any good movies lately?
and recommend it.
The Daytrippers 1995
Directed + written by: Greg
Starring: Hope Davis, Pat McNamara, Anne Meara, Parker Posey,
Look for it at the video store under:
Watch it when you’re in the mood
The critic says:
5 the rating system
Fun factor: ½/5
Eliza and Louis have a solid,
happy marriage – or so she thinks, until the morning after
Thanksgiving, when she suddenly realizes she might not know her husband
as well as she thinks she does. Eliza’s cheerfully picking up the
house, just after her husband’s kissed her good-bye and left for work.
While tidying up in their bedroom, Eliza stumbles across a note that’s
fallen down next to the dresser. It sounds like a love letter, and the
only thing she knows about it is that it’s not written for her
or by her. Stunned at the discovery and too shocked to know how
to deal with it alone, she drives on over to her parents’ house, to
ask her mom for some much-needed advice. Her sister Jo and Jo’s
boyfriend Carl are home for the holidays, and along with Mom and Dad,
getting ready to make a little trip into the city. And since Louis works
in the city, Mom suggests that Eliza join them, so that she can get an
explanation from Louis in person (telephones, Mom reasons, make it too
easy for a person to lie). This, then, is how the whole family ends up
packed into a clunky wood-paneled station wagon on a cold winter’s
day, making their way from the suburbs into Manhattan, and thus turning
Eliza’s search for the truth about her husband into a group endeavor.
But on their scavenger hunt for clues, the family ends up learning as
much about Louis as they do about each other – and how they really
feel about one another as a family.
For the vast majority of The Daytrippers,
nothing really happens: it’s a slow talky movie that doesn’t care
much about plot or visuals to tell its story. Eliza frets, Jo jokes,
Carl bores everyone in the car to tears with his intellectual
pretensions, Mom pokes her nose in where it doesn’t belong, and Dad
tries desperately to ignore all the chaos while navigating the vehicle.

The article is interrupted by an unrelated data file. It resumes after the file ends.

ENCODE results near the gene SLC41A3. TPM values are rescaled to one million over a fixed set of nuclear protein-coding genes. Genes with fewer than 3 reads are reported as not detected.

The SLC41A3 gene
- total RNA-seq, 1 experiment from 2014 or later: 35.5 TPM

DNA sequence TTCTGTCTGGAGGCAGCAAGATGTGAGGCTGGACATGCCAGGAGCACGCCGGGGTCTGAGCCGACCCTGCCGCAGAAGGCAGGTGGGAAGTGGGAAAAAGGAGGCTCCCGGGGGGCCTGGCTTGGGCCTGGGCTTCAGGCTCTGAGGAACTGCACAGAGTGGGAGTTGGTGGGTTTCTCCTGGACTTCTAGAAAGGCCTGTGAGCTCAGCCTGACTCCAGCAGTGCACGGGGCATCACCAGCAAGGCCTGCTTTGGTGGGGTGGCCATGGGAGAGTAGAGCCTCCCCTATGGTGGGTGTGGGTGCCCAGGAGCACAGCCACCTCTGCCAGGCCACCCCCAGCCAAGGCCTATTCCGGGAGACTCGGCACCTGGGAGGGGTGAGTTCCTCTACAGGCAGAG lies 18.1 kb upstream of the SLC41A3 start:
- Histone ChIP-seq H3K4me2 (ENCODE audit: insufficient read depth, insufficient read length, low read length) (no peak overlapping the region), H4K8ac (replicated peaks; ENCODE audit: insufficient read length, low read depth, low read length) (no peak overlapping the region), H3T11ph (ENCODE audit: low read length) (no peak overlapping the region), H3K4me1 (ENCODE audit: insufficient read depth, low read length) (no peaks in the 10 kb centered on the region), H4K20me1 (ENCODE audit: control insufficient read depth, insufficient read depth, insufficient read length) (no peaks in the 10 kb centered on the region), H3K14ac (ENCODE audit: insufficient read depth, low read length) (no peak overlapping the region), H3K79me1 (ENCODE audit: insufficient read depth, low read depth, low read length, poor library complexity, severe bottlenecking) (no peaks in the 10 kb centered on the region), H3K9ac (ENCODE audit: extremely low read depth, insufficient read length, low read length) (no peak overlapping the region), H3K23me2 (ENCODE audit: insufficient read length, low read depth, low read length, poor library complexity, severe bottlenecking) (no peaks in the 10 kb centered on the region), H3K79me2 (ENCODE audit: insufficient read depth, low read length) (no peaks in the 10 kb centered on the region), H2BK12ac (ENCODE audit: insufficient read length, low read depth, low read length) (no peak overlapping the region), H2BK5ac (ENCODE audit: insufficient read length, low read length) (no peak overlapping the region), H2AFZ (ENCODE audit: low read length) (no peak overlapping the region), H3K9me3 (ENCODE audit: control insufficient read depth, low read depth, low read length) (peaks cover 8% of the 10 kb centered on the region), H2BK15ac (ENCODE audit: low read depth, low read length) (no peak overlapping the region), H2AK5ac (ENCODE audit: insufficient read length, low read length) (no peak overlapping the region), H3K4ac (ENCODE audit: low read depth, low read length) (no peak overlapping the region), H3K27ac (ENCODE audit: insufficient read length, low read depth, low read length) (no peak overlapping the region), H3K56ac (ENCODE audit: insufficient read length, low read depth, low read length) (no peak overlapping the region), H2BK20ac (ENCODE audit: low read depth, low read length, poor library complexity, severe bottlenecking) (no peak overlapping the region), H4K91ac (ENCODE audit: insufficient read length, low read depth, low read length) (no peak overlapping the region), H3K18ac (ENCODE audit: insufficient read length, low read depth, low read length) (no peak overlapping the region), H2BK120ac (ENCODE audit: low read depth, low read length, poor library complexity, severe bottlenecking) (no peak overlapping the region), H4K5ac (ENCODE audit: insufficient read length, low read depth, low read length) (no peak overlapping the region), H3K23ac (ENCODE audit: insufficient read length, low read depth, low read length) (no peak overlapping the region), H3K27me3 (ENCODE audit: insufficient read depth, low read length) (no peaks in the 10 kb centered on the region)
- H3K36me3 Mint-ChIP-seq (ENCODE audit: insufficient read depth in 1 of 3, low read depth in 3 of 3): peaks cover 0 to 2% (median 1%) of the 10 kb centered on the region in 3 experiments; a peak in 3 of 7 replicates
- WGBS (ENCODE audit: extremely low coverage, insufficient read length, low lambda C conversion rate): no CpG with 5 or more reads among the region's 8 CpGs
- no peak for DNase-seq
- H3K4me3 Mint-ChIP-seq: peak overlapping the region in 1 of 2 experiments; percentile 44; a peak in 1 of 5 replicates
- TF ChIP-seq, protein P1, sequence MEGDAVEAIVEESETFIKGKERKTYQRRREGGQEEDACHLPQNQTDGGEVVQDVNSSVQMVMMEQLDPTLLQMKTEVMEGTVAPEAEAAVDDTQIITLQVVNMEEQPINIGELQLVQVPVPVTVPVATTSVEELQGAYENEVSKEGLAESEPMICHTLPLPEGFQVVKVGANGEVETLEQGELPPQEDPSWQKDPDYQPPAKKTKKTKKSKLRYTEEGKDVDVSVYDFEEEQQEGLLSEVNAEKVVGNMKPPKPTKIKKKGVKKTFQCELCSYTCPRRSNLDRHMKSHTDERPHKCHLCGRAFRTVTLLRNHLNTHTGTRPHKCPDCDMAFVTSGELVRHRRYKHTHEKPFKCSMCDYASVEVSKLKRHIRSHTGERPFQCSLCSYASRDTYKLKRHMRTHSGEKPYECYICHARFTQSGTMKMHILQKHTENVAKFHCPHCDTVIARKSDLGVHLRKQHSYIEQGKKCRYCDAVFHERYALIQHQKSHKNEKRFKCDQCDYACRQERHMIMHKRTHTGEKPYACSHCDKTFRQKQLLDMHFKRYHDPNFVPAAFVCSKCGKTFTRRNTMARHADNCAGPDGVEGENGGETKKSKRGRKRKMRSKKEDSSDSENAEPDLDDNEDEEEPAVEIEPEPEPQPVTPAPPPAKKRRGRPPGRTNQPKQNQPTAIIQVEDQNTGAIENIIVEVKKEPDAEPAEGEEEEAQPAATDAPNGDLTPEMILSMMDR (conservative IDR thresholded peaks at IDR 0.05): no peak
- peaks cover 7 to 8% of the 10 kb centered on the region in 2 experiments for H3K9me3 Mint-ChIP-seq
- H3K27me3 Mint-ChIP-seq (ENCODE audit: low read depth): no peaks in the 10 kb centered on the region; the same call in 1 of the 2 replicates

It’s a family doing their best to pretend they don’t actually drive
each other nuts, a dysfunctional family in denial of its flaws. You can
feel the tension slowly building, even when you’re laughing at each of
the family member’s little idiosyncracies. The characters are each so
well-realized in their peculiarities, and hilariously reminiscent of
people you probably know in real life, that you can’t help but be a
little charmed by them even when they’re being terribly, obliviously,
annoying – the entire cast is sublimely good, from Anne Meara as the
overbearing Mom, to Pat McNamara as the Dad who refuses to get involved,
to Liev Schreiber as the pseudo-intellectual boyfriend, and most
especially Hope Davis as Eliza, in whose expressive face you really
understand that the laughter and jokes actually hide deeper, darker
emotions. The emotional drama lurking beneath the surface of normal,
amusing, family squabbling is so subtle that when Eliza finally does
discover her husband’s little secret, and both the resulting
revelation and the accumulated stresses of a day spent trapped in a cold
vehicle together, cause the family’s façade of civility to finally
erupt, it’s like a little kick in the stomach – both to us, the
viewers, and to each of the family members themselves. The
Daytrippers proves that sometimes, good comedy comes out of sad
truths. —reviewed by
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